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De novo missense variants in HECW2 are associated with neurodevelopmental delay and hypotonia
  1. Esther R Berko1,
  2. Megan T Cho2,
  3. Christine Eng3,
  4. Yunru Shao3,4,
  5. David A Sweetser5,
  6. Jessica Waxler5,
  7. Nathaniel H Robin6,
  8. Fallon Brewer6,
  9. Sandra Donkervoort7,
  10. Payam Mohassel7,
  11. Carsten G Bönnemann7,
  12. Martin Bialer8,
  13. Christine Moore8,
  14. Lynne A Wolfe9,10,
  15. Cynthia J Tifft9,10,
  16. Yufeng Shen11,
  17. Kyle Retterer2,
  18. Francisca Millan2,
  19. Wendy K Chung1,12
  1. 1Department of Pediatrics, Columbia University Medical Center, New York, New York, USA
  2. 2GeneDx, Gaithersburg, Maryland, USA
  3. 3Department of Molecular and Human Genetics, Baylor College of Medicine, Houston, Texas, USA
  4. 4Texas Children's Hospital, Houston, Texas, USA
  5. 5Massachusetts General Hospital, Boston, Massachusetts, USA
  6. 6University of Alabama at Birmingham, Birmingham, Alabama, USA
  7. 7National Institute of Neurological Disorders and Stroke, National Institutes of Health, Bethesda, Maryland, USA
  8. 8Cohen Children's Medical Center of NY, New Hyde Park, New York, USA
  9. 9Office of the Clinical Director, National Institutes of Health, Bethesda, Maryland, USA
  10. 10Undiagnosed Diseases Program, National Institutes of Health, Bethesda, Maryland, USA
  11. 11Departments of Systems Biology and Biomedical Informatics, Columbia University Medical Center, New York, New York, USA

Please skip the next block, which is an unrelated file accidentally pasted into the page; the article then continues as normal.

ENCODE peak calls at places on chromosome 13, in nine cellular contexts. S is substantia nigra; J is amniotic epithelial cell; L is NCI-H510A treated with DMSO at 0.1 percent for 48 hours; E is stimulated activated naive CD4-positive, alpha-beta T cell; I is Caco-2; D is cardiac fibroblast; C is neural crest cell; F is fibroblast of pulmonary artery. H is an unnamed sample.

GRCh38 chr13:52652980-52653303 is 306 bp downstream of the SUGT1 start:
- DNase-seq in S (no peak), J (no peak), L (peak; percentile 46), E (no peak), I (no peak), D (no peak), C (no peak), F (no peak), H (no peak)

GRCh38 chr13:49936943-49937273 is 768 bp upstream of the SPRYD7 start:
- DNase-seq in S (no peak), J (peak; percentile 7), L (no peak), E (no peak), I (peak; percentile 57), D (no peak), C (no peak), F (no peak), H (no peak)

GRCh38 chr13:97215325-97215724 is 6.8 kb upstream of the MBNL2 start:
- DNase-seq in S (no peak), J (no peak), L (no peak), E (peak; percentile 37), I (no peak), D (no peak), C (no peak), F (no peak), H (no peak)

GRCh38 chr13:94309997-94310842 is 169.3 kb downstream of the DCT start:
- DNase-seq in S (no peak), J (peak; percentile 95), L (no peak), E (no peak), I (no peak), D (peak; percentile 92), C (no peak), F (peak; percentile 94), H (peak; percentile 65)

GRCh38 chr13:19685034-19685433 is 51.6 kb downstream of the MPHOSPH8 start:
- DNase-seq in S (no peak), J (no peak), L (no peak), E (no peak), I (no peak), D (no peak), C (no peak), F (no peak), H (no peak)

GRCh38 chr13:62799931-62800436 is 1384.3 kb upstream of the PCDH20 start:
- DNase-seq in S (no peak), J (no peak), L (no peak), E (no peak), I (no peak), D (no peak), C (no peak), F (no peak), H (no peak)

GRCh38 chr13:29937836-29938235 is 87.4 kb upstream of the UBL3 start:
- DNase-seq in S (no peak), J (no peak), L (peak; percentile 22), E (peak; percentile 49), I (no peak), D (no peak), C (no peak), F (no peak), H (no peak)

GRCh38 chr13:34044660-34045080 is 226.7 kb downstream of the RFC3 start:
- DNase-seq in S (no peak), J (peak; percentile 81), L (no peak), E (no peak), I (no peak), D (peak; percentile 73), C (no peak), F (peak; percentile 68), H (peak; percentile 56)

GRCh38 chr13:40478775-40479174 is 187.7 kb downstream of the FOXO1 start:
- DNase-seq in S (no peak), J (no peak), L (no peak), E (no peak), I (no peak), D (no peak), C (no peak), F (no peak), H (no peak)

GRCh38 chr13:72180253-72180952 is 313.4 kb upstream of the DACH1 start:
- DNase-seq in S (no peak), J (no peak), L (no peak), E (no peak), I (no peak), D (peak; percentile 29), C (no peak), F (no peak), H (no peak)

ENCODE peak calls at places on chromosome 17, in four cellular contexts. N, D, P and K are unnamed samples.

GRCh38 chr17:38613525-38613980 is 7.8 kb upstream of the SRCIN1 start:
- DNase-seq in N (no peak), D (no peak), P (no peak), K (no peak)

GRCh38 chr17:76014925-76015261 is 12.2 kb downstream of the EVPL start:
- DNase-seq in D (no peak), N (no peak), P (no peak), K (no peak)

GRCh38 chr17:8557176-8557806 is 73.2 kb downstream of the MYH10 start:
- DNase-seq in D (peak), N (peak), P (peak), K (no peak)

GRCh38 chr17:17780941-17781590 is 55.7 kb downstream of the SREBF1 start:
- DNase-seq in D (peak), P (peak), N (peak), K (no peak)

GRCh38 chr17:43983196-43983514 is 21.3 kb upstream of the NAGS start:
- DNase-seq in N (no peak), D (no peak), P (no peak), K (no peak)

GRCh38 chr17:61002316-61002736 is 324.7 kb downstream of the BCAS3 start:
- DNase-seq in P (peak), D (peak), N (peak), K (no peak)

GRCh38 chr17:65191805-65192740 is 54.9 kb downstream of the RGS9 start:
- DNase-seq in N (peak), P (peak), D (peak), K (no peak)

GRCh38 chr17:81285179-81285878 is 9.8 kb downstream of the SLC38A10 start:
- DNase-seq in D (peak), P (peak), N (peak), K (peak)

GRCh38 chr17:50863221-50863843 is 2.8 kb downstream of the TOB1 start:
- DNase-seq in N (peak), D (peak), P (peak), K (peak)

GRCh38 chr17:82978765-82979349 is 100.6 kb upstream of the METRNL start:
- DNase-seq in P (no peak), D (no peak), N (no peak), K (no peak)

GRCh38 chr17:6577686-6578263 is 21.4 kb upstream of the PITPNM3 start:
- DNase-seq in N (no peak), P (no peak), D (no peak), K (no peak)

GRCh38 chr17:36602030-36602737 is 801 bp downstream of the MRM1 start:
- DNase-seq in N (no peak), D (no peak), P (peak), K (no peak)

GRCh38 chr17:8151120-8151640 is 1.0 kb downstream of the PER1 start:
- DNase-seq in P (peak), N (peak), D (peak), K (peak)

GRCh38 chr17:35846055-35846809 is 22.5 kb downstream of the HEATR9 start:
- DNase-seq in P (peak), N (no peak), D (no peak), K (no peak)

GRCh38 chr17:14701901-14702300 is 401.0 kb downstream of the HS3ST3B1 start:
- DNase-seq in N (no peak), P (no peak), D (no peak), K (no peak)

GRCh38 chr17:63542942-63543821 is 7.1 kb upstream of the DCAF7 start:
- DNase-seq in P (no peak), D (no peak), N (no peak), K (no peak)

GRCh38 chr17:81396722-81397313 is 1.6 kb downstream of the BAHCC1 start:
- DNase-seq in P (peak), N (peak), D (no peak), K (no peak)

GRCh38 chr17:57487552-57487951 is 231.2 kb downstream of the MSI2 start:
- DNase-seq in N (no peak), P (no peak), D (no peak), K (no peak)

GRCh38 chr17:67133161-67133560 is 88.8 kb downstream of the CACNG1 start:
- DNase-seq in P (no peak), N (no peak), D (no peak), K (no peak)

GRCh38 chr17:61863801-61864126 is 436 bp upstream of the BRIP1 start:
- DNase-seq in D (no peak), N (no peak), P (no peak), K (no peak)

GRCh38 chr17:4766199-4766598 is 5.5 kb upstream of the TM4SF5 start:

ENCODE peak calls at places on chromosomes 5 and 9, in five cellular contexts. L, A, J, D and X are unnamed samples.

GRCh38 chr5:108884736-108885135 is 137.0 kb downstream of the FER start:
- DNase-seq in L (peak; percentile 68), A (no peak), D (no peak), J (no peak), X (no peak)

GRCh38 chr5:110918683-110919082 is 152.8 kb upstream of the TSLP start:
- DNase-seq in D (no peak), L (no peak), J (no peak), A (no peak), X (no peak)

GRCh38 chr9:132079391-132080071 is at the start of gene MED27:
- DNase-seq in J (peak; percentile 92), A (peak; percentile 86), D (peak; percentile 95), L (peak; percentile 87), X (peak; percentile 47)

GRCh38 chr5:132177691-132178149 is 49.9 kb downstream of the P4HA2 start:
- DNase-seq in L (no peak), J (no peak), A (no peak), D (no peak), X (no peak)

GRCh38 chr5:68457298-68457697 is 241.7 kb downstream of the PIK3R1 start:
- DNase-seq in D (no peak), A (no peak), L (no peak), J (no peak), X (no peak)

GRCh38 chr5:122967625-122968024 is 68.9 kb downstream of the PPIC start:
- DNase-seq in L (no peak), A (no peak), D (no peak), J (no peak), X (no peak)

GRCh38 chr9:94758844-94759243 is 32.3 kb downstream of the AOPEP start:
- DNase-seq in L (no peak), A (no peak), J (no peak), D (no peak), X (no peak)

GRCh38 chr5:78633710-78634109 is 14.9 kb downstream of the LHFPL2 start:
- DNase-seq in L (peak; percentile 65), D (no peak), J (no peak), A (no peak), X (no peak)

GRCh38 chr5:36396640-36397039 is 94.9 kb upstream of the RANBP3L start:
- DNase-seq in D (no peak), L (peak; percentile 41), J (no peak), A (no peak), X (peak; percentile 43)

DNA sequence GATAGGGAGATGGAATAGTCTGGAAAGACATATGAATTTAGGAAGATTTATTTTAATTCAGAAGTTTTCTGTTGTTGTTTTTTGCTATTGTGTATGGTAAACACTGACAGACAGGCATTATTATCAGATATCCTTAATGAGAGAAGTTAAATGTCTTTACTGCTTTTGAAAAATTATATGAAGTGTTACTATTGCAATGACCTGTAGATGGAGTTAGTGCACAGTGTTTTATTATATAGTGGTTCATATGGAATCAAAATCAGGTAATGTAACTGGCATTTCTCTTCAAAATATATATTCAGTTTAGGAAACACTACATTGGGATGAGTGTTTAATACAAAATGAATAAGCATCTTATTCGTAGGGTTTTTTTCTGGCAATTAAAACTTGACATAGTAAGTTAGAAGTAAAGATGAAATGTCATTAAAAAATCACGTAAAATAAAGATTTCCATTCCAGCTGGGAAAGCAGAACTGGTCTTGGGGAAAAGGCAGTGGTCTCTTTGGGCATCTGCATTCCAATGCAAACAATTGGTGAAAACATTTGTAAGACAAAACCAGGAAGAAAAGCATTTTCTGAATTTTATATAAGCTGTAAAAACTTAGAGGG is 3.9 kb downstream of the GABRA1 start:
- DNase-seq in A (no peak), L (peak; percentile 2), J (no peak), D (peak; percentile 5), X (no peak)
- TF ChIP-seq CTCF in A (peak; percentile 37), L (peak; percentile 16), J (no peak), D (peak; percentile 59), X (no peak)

12. 12Department of Medicine, Columbia University Medical Center, New York, New York, USA
  1. Correspondence to Dr Wendy K Chung, Columbia University Medical Center, 10032 New York, USA; wkc15{at}columbia.edu

Abstract

Background The causes of intellectual disability (ID) are diverse and de novo mutations are increasingly recognised to account for a significant proportion of ID.

Methods and results In this study, we performed whole exome sequencing on a large cohort of patients with ID or neurodevelopmental delay and identified four novel de novo predicted deleterious missense variants in HECW2 in six probands with ID/developmental delay and hypotonia. Other common features include seizures, strabismus, nystagmus, cortical visual impairment and dysmorphic facial features. HECW2 is an ubiquitin ligase that stabilises p73, a crucial mediator of neurodevelopment and neurogenesis.

Conclusion This study implicates pathogenic genetic variants in HECW2 as potential causes of neurodevelopmental disorders in humans.

  • intellectual disability
  • whole exome sequencing
  • de novo
  • HECW2
  • neurodevelopmental delay

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